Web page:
Growing blueberries in Southern California

Growing blueberries in Southern California

My wife is from Oregon, where blueberries can really grow. On our visits up there I’ve seen what healthy blueberry bushes are supposed to look like. Mine don’t look like those. But my blueberries do look better and produce more now than they did when I started trying them out about seven years back. I have learned a couple things about growing blueberries in Southern California that I think are worth sharing.

Soil pH

As you’ll read any time you read anything about blueberries, they need soil with a low pH, around 5 according to this University of California publication. We don’t have such soil in Southern California. In the two different gardens I’ve tested my unadulterated soil, they have registered about 7. (I tested with a Luster Leaf Rapitest pH Soil Tester.)

So the easiest, surest, smartest way around that is to grow your blueberries in a pot with a purchased soil mix that is already in its preferred pH range. I’ve got a friend who grows wonderful blueberries in a half wine-barrel.

I, on the other hand, have always gone the hard way and grown them in the ground and tried to alter the pH of the good old earth around the root zone of my blueberry plants. Some say this isn’t even possible. I’ve heard many people say blueberries won’t do well long-term in Southern California in the ground. My oldest plant has been in the ground for seven years and it looks as good today as it ever has. No doubt though, I’ve done numerous things to try to get the soil right. That’s a constant battle.

When I planted them I mixed peat moss into the planting hole. I’ve continuously added acidic items to the soil surface: oak leaves, pine needles, coffee grounds, and lots of extra rainwater (which has a lower pH than the imported tap water of Southern California — about 5.6 compared to about 8.4 for my particular water district).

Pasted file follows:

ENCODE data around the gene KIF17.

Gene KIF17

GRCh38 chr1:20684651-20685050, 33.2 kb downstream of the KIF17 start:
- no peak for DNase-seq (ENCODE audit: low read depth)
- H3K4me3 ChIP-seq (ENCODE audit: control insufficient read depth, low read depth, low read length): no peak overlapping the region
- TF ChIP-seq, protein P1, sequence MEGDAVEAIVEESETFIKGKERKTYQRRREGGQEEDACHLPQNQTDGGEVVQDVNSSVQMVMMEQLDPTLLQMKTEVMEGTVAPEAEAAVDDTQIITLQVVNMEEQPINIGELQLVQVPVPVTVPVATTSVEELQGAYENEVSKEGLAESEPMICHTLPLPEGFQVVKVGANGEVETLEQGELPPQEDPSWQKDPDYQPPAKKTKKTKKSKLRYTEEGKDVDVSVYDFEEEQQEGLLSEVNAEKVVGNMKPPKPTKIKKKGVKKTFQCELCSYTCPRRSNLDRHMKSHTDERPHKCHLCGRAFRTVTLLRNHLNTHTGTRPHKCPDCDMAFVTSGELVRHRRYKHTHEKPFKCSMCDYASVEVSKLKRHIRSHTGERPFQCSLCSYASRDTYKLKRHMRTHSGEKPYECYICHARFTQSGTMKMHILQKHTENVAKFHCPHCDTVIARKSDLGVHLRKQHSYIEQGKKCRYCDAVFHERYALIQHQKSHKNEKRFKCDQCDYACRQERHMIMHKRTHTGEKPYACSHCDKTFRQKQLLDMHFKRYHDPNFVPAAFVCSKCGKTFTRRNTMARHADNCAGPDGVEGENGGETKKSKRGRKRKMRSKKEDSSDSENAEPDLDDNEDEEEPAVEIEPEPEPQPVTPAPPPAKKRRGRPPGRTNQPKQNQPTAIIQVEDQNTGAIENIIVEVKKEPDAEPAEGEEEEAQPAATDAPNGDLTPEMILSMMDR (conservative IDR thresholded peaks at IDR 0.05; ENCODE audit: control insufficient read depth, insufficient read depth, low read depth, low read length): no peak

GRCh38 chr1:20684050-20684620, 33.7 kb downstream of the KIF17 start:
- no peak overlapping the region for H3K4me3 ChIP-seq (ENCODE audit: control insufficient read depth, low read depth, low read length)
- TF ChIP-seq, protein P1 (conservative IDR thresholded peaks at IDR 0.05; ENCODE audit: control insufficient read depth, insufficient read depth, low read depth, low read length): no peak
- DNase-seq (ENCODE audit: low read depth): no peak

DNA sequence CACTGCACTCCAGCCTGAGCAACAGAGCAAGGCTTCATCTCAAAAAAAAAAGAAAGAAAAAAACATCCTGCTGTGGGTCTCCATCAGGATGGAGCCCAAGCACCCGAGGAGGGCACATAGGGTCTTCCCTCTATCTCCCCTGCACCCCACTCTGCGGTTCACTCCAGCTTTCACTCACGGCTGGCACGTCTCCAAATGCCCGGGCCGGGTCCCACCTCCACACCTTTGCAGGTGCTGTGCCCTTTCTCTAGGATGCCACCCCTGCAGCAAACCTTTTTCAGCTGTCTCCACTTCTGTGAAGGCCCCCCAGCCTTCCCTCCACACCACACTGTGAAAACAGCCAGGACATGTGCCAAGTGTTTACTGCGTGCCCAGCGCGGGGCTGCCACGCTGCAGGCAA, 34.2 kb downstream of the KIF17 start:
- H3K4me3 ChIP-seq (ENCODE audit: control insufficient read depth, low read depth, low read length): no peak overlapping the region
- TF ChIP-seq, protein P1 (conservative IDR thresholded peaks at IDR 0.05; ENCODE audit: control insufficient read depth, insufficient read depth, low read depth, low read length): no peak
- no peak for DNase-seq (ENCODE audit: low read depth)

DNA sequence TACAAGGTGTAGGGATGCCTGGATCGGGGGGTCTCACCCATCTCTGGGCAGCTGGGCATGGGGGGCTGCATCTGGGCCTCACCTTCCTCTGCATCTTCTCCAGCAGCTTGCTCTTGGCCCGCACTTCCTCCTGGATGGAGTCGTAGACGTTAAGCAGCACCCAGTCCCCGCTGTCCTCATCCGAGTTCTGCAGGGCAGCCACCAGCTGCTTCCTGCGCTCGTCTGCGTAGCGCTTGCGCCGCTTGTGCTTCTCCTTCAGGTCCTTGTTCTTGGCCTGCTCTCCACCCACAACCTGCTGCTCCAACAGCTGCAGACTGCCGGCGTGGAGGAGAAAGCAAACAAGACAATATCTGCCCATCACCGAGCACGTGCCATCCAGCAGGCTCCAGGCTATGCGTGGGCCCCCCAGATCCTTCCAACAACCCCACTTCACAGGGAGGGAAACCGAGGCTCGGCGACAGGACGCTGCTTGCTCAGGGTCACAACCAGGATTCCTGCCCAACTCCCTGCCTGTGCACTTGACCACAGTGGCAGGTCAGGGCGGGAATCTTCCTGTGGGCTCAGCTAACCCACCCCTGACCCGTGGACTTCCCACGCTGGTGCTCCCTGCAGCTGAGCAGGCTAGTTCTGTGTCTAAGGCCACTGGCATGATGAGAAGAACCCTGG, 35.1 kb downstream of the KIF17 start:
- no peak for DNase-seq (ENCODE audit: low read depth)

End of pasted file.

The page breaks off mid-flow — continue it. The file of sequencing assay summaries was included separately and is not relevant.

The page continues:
Yet my plants still began to show chlorosis (leaves with yellowing between the veins). It’s said to be due to a deficiency of iron when the soil’s high pH doesn’t allow for the root’s intake of iron. So I bought a box of soil sulfur, but nothing much improved. Then I bought a box of aluminum sulfate and incorporated some of it into the soil.

sulfur for blueberries aluminum sulfate for blueberries

It was unusual for me to buy boxes of sulfur and aluminum sulfate, and I was uncomfortable applying them to my soil. I try to be careful about, and aware of, what I add to my soil. In fact, these blueberry plants are the only things in my yard that I’ve added anything to besides compost and wood chips. But my blueberries were obviously struggling and my decision was between giving up on growing blueberries or adding these chemicals. I decided to try the sulfur and then the aluminum sulfate mostly as an experiment to see if they worked.

Because I’ve done so many things, I can’t say for sure what the effect of each addition has been. But my suspicion is that aluminum sulfate has had a bigger and quicker effect than anything else. After I added some for the first time last year (to lower pH), my plants showed almost immediate appreciation with less chlorosis.

It could’ve been coincidence though. Not sure. Another friend, who lives not far from me in Ramona, San Diego County and has had a handful of blueberry bushes in the ground in her yard for about fifteen years — yes, fifteen years — gets loads of production from her plants and says that she has only added sulfur to the soil.